April 27, 2011

NaPoWriMo Day 26: a haiku (senryu?)

I should have written this long ago — about 10 years ago, to be approximate. As is common with haiku/senryu, it’s untitled.

baby’s umbilical cord
drops off —
caught by the dog


April 9, 2011

NaPoWriMo Day 7: haiku, in the whole bean field

Another haiku.

in the whole bean field,
one robin; hanging
overhead, two hawks

April 6, 2011

NaPoWriMo Day 6: haiku, cloud-mottled sky

For today, a haiku-type thing — untitled, as is traditional with haiku.

cloud-mottled sky:
from dwarf pear blossoms,
a blue jay screams

September 8, 2010

Why I don’t write 5-7-5 haiku

Filed under: Poetry,Writing — crcb @ 11:31 pm
Tags: , , , ,

Why I don’t write 5-7-5 haiku

Sometimes, to get the
right number of syllables,
one must pad sometimes.

At other times one
must omit expected words
for it come out right.

Of course, I write 5-7-5 poems, but they’re usually not haiku. The 5-7-5 poem (or stanza) has become a vehicle for epigrams in English, and it’s well suited for that.

August 6, 2010

Not necessarily a haiku

Filed under: Poetry,Writing — crcb @ 11:08 pm
Tags: , , ,

soon to sleep -- and from those dreams, what changes?

(I have to get a better camera than my cellphone!)

April 18, 2010

National Poetry Month 2010, Days 16, 17 and 18

One haiku (or an attempt thereat), and two more pseudonyms — one writing in response to the other. In keeping with the spirit of haiku, the first one has no title.

under the school’s
iron stairs: a long, bright row
of chewed gum blobs

— Carl Bettis, 4/16/2010



Love is an allergic reaction to loneliness.
Hope is a flower that opens at sunrise,
never at night; its seed is a strong narcotic
that should be administered only in hopeless cases.
Faith is the platonic archetype of a lump of coal.
Poetry is a reverse strip-tease,
fabrics meticulously layered to show
illusions of nakedness.
Memory is a transistor radio with a broken tuner,
stuck between stations, playing Madonna and Mahler.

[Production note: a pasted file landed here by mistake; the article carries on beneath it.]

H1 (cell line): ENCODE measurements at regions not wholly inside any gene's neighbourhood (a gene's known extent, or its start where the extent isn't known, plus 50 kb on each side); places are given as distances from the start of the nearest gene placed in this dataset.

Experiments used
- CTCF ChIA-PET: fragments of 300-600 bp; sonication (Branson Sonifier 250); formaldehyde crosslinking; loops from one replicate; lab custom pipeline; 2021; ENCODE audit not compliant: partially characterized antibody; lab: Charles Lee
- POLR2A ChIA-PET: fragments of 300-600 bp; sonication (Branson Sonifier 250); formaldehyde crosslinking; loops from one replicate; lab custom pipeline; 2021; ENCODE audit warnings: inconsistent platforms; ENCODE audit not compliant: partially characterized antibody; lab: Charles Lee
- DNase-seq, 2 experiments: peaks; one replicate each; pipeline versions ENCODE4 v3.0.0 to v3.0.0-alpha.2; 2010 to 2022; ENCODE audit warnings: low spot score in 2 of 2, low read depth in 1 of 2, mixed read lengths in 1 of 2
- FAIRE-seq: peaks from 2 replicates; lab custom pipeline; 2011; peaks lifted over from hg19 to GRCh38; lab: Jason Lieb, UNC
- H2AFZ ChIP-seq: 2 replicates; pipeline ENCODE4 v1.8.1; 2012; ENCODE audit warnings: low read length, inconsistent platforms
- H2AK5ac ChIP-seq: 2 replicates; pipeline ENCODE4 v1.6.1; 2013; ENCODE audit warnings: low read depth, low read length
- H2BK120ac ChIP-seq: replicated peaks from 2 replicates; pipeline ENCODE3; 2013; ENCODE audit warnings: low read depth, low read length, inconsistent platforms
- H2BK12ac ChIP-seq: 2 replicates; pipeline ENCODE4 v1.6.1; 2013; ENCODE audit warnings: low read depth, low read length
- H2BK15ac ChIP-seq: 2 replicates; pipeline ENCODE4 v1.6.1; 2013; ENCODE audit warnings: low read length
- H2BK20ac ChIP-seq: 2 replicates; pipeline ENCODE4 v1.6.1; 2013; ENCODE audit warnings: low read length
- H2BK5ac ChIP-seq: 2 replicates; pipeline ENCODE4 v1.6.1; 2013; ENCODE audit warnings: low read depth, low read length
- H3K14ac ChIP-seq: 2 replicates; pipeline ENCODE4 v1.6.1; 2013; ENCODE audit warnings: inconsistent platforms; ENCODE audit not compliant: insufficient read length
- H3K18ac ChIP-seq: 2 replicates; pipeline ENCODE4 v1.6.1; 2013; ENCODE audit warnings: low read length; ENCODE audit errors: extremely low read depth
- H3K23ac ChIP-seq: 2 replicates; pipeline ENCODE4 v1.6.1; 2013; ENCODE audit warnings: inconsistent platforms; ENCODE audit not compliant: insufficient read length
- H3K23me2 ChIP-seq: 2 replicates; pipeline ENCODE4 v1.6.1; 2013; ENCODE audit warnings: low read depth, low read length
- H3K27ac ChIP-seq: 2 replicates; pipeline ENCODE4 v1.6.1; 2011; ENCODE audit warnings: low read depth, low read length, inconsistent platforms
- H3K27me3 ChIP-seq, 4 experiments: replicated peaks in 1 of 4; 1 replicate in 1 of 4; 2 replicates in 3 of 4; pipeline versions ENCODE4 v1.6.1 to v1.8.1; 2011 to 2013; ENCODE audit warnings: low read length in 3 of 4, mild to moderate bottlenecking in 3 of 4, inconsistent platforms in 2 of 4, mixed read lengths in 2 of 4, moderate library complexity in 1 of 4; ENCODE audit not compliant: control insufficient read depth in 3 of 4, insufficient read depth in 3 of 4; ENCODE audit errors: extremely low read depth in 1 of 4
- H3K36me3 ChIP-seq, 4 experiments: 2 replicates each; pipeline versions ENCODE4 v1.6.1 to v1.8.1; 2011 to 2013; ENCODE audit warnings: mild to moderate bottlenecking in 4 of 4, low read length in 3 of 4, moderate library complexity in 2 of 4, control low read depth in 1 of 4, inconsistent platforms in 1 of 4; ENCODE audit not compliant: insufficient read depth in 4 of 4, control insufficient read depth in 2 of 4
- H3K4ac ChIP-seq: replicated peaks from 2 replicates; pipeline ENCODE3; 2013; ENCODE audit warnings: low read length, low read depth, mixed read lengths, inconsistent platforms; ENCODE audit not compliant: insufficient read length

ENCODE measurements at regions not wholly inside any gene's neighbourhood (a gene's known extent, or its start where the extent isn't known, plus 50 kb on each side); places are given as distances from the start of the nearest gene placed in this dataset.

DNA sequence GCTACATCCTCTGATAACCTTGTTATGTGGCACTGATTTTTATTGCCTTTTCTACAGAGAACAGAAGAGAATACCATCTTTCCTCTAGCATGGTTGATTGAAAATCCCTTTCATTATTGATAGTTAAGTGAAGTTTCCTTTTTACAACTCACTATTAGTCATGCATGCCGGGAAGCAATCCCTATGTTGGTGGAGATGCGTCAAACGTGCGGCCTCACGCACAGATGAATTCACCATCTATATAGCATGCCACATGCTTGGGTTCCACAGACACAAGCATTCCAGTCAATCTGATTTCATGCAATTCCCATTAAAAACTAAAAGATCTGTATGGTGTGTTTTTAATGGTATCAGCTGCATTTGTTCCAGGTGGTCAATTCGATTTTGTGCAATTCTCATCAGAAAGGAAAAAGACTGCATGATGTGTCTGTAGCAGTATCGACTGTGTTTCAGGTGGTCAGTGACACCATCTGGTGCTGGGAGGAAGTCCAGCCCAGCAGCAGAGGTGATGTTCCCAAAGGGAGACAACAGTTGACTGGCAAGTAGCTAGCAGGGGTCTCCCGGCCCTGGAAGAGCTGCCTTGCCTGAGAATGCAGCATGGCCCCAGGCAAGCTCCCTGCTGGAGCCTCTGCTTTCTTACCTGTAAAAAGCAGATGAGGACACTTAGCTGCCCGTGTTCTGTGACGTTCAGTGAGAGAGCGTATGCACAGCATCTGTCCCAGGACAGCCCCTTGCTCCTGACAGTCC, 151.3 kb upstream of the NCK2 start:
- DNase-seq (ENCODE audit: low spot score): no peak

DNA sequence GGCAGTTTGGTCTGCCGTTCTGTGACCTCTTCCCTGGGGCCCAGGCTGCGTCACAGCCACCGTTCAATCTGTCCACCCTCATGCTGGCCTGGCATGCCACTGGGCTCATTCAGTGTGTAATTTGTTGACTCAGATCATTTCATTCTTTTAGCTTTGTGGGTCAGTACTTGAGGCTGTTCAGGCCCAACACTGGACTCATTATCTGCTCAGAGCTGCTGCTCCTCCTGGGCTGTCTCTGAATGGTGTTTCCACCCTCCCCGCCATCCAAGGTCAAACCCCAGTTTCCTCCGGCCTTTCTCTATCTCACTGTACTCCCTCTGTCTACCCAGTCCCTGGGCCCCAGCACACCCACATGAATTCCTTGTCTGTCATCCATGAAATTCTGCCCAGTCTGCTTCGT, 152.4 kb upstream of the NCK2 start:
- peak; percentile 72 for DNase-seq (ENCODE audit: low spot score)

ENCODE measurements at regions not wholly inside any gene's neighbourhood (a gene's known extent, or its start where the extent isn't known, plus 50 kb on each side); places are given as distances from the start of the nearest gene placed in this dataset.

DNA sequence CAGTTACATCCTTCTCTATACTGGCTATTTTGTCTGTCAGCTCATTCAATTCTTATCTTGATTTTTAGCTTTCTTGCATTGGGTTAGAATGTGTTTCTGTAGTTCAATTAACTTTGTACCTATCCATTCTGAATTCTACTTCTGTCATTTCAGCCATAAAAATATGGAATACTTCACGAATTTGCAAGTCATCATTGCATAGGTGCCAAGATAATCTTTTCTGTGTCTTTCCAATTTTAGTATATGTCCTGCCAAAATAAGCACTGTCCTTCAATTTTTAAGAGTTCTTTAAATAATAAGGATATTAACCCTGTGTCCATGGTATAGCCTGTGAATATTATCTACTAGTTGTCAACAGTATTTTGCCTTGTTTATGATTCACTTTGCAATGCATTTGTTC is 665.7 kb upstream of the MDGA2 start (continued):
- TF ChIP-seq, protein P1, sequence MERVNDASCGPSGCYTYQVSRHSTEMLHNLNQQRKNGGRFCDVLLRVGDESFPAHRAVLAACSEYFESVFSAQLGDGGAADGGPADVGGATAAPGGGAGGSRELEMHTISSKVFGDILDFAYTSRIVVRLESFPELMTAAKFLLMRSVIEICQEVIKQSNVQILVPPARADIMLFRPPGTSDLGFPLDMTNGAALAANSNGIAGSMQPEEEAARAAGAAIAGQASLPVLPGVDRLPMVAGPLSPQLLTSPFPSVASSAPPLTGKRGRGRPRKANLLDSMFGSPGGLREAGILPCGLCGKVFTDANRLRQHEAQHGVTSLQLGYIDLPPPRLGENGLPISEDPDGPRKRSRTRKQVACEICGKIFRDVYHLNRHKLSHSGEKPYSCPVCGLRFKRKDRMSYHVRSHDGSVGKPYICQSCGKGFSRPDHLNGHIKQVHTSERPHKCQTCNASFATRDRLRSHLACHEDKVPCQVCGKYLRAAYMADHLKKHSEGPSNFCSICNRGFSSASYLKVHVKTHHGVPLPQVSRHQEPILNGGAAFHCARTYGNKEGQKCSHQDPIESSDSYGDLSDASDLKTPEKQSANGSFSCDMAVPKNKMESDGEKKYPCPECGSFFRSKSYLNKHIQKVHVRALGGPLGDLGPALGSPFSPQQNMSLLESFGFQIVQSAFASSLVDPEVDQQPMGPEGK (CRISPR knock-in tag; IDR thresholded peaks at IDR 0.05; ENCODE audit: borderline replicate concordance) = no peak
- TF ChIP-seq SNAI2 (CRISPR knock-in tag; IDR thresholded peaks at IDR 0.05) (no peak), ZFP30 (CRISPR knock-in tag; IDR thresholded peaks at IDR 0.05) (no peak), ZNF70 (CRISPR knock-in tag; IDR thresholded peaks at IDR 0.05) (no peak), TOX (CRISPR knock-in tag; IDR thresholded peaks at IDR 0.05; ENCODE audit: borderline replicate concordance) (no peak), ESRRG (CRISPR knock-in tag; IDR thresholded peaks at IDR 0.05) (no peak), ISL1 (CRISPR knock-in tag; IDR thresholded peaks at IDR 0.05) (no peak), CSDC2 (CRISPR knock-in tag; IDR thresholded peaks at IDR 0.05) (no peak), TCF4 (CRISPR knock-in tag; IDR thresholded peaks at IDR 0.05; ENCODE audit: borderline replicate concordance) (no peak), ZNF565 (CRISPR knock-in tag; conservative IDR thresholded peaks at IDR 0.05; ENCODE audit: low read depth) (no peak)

Loneliness is a child apologizing
for winning at checkers, a sunday school teacher
lighting seance candles, a gentleman
at a roadside fruit stand eating kumquats
and sniffing his fingers.
Love is an allergic reaction to loneliness.

— Isem Goins, 4/7/2010



Faith is an artery that doesn’t know
such a thing as the heart exists,
but pulses anyway.
Hope is the anticipation of pain
from work, from play, from a nip beneath
sweaty sheets, from
the strenuous exercise of desire.
Love is a snow-melt that trickles
into a creek that flows
into a river that rushes
to the sea where all life began
and all streams return.
The wit of despair is a shade-grown weed
that wilts when joy arises.

— Rex Munn, 4/18/2010

April 18, 2009

Poems for April 16th and 17th, 2009

The April 16th poem is about the god of low self-esteem. For April 17th, a haiku-like thingie.


Abosh, the god of low self-esteem, hates his name.
The most famous legend concerning him tells how he spied
Princess Zephyr, loveliest of women,
strolling in a garden, and at once lost
his immortal heart to her. Disguised
as a young man, he descended
and stood around, pretended to study the roses,
and hoped she would notice him. She didn’t.
Hence, Abosh is the patron of secret loves–
and of the openly cheated-on, but that’s another story.
His altar is a doormat, where followers leave
second-hand clothes, leftovers, whatever
they were getting rid of anyway.
Hymns and prayers make him fidget:
he already feels more like a fraud
than a god. His devotees strike their heads
and chant “Stupid, stupid, stupid!”
They hope, after death, for a spot
somewhere near Paradise, where now and then
they might smell the nectar and overhear
the blessed rejoice–
if that’s not too much trouble.

–Carl Bettis


old man’s funeral.
a balloon in the rafters
says “Happy Birthday!”

–Carl Bettis

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